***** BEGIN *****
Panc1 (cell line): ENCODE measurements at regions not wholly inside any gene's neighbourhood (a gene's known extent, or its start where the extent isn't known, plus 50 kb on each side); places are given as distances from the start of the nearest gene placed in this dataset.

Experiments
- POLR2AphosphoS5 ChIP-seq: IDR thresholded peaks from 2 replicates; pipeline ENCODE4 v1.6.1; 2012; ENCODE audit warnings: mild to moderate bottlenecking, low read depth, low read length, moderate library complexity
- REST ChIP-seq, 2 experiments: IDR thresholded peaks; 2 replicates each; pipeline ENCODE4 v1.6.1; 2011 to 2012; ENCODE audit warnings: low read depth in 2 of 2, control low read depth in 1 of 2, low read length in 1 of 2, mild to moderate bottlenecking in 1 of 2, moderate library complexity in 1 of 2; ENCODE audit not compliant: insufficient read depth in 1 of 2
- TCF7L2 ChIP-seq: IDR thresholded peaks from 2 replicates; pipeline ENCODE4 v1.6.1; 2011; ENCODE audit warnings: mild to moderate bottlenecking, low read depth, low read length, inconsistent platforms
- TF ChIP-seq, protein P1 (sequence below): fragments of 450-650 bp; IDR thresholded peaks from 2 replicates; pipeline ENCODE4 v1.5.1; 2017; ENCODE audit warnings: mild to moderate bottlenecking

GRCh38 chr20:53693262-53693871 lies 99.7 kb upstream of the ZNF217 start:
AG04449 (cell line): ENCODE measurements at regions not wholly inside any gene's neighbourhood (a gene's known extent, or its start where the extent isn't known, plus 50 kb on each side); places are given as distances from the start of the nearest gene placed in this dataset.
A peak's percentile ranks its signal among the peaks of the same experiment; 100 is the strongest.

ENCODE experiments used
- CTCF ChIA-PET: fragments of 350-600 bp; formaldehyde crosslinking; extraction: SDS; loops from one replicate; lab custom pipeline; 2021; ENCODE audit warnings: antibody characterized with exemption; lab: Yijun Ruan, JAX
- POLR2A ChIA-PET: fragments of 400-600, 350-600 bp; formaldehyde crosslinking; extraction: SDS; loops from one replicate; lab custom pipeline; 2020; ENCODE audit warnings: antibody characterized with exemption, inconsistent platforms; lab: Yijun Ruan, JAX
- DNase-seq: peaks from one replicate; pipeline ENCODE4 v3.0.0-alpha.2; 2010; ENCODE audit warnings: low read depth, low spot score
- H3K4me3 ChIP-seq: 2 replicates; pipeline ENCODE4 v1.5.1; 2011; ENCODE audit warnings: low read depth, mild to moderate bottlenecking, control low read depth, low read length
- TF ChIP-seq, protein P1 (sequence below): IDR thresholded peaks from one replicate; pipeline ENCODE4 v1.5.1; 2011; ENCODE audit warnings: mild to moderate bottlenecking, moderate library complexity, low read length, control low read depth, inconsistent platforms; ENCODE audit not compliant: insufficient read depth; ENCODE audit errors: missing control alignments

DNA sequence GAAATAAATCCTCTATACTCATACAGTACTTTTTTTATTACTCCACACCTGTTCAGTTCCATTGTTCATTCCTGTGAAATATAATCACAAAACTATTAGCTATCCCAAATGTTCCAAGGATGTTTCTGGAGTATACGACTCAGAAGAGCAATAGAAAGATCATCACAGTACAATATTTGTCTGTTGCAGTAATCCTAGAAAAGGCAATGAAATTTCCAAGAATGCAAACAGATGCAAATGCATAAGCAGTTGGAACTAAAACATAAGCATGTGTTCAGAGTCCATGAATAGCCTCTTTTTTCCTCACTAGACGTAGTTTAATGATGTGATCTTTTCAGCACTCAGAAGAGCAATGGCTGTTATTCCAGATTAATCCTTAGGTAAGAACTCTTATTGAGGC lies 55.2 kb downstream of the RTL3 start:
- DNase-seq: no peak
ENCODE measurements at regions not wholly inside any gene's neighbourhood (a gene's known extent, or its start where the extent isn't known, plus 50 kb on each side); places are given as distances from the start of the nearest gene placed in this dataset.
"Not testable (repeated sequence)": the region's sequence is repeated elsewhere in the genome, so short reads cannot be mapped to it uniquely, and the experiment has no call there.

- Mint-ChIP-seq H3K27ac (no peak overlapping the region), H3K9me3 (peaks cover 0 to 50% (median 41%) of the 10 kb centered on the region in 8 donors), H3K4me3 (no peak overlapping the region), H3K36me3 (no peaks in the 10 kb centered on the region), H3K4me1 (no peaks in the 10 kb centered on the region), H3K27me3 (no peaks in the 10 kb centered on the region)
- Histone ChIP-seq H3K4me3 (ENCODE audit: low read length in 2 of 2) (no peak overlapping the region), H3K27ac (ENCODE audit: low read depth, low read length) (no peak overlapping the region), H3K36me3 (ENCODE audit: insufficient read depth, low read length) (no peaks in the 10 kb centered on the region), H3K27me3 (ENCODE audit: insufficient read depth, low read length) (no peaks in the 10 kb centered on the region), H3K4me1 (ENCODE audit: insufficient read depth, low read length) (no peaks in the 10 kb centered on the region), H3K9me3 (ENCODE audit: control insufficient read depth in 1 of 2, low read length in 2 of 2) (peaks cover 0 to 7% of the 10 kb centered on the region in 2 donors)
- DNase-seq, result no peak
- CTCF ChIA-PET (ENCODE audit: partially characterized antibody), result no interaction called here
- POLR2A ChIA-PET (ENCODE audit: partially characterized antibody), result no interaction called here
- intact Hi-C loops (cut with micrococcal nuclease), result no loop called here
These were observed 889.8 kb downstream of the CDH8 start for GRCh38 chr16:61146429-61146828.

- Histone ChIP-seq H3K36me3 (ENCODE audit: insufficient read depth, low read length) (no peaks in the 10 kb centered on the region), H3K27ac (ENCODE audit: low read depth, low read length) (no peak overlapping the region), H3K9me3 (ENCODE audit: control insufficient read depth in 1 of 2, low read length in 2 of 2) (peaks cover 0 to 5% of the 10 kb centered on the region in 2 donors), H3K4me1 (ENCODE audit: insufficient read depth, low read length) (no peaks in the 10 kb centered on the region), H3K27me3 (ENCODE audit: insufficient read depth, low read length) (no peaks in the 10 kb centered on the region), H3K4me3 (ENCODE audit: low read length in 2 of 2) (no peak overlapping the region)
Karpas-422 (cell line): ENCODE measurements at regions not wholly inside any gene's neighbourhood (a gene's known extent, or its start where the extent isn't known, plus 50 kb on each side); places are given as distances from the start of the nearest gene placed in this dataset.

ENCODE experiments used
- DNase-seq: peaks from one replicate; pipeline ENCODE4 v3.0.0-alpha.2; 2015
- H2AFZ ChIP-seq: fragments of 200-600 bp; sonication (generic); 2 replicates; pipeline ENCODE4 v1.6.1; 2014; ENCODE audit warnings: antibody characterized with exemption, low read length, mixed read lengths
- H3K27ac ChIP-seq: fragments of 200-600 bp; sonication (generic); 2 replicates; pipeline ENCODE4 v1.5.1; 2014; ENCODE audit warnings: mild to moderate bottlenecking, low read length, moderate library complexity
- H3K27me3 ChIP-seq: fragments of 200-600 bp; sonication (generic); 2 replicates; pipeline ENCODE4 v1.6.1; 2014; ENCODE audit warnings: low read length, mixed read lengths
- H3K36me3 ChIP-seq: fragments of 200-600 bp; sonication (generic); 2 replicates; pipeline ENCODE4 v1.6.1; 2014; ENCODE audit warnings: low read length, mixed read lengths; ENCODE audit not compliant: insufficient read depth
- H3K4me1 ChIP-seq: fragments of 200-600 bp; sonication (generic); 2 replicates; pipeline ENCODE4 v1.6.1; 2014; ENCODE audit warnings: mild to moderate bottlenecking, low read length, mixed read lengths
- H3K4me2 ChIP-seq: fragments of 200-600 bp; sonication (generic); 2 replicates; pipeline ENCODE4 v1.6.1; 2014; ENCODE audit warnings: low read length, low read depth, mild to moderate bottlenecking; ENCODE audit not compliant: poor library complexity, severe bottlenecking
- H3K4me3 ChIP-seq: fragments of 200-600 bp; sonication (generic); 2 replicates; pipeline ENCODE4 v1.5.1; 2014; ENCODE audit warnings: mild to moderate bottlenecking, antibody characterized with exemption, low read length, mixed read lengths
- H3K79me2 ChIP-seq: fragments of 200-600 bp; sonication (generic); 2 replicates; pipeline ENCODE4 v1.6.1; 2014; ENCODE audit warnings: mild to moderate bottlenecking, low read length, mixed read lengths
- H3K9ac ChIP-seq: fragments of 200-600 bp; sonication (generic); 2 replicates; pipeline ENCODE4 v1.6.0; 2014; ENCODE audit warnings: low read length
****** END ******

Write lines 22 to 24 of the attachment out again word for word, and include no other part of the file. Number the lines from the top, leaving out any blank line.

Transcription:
- DNase-seq, result no peak
- CTCF ChIA-PET (ENCODE audit: partially characterized antibody), result no interaction called here
- POLR2A ChIA-PET (ENCODE audit: partially characterized antibody), result no interaction called here